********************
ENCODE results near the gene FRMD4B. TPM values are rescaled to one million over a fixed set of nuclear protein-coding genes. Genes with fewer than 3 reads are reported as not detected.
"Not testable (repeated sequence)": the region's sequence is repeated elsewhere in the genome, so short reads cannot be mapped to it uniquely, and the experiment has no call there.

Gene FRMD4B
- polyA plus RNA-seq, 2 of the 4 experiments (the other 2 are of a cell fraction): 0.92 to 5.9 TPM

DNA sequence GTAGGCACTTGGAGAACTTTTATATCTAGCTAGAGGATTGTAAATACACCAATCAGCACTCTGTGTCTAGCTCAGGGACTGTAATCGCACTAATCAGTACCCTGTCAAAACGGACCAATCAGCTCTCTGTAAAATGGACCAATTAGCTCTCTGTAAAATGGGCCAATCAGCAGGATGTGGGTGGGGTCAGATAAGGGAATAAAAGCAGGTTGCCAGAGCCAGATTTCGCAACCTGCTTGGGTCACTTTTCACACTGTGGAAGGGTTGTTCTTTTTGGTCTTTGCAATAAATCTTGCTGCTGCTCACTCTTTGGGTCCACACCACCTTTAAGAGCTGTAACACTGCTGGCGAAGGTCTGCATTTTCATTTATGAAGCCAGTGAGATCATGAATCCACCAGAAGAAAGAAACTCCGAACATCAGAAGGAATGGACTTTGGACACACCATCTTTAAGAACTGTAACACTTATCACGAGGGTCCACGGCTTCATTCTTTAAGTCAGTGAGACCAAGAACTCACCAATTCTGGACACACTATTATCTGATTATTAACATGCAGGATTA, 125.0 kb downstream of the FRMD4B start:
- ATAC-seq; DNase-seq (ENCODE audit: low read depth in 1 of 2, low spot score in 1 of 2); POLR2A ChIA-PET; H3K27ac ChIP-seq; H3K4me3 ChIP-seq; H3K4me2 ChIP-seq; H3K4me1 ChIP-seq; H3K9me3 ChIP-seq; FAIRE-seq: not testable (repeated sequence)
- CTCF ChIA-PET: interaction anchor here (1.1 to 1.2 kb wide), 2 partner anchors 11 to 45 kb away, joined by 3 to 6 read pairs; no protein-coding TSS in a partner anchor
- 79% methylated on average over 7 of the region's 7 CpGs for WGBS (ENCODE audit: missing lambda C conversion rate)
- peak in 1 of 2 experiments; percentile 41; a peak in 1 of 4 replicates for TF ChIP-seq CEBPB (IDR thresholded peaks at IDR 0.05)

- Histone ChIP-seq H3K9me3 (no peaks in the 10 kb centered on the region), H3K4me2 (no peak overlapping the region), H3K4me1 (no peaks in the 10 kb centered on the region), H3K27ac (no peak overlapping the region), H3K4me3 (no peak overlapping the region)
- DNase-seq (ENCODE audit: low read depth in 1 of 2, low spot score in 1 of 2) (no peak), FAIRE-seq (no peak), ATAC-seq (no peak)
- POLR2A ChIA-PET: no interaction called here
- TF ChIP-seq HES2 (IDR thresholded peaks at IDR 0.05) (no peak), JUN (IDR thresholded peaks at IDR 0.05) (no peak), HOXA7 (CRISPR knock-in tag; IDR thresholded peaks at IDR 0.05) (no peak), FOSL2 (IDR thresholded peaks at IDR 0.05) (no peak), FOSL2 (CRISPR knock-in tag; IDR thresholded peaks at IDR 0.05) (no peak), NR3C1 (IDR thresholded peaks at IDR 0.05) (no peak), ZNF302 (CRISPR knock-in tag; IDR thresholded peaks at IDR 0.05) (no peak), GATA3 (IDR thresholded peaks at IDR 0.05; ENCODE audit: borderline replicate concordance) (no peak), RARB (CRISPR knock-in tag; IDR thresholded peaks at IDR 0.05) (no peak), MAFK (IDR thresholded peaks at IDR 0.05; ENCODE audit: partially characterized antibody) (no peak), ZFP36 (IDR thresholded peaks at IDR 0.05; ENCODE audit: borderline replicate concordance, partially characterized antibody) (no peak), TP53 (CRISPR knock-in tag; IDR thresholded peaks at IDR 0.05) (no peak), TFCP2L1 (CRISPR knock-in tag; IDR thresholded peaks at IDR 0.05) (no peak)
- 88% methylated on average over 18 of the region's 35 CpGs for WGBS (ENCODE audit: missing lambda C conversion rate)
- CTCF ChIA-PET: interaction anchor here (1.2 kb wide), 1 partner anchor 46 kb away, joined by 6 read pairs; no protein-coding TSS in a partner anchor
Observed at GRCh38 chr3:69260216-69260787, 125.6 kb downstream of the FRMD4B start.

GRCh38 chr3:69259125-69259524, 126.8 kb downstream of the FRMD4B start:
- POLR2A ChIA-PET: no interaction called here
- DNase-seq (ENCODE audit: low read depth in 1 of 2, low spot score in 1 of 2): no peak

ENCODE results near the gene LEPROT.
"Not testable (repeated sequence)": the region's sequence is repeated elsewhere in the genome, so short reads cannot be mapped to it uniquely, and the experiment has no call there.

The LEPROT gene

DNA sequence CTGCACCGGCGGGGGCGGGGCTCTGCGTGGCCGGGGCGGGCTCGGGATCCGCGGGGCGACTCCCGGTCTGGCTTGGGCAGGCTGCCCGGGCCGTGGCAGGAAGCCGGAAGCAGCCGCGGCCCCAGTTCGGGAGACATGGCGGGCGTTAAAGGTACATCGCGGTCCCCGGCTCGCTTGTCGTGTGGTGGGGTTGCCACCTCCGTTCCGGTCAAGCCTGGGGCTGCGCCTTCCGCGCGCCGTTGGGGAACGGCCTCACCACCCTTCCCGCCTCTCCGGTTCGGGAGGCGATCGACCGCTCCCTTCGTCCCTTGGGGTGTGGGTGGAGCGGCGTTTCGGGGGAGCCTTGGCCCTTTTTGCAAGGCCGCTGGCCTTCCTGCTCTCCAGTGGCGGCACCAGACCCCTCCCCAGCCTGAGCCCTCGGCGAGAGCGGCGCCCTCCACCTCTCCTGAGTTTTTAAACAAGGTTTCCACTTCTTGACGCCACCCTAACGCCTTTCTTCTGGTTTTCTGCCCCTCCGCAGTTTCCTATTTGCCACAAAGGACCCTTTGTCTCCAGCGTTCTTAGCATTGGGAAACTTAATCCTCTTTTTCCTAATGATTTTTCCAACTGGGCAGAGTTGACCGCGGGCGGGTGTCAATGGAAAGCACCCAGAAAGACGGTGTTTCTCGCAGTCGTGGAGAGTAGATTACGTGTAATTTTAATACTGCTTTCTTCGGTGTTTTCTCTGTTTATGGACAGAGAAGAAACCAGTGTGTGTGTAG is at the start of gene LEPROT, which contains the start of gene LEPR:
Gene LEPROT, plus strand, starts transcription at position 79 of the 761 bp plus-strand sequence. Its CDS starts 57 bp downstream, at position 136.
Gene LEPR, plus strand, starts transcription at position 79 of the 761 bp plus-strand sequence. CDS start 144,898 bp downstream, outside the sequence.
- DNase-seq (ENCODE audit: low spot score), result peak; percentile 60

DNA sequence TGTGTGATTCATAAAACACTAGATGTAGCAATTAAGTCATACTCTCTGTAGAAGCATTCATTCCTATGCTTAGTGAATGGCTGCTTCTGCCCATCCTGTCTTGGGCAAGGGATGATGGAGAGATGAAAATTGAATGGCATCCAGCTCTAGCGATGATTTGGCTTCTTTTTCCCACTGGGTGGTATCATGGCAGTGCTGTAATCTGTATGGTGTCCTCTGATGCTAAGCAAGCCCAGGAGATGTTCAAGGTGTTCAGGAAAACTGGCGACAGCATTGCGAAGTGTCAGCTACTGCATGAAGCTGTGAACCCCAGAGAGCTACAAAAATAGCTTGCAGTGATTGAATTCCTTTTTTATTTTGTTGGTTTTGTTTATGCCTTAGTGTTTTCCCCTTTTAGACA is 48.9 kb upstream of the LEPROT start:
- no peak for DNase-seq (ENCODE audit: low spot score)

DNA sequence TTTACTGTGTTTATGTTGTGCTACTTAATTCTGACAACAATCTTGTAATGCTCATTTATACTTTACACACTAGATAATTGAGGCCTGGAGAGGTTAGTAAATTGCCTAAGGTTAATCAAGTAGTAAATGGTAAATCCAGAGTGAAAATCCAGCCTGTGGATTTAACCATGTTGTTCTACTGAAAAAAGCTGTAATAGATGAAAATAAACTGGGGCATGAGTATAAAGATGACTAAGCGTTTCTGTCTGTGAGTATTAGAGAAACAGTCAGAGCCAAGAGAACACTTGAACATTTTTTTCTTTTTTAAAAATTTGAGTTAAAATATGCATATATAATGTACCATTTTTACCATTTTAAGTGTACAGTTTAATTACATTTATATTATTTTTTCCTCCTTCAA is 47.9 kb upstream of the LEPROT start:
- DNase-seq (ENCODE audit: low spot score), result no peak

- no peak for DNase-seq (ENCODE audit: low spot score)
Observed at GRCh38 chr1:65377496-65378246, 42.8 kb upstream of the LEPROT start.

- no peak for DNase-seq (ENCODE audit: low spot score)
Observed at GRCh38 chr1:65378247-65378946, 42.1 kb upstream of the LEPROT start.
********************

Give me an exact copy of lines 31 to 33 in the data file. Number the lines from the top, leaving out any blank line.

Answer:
- no peak for DNase-seq (ENCODE audit: low spot score)
Observed at GRCh38 chr1:65377496-65378246, 42.8 kb upstream of the LEPROT start.

- no peak for DNase-seq (ENCODE audit: low spot score)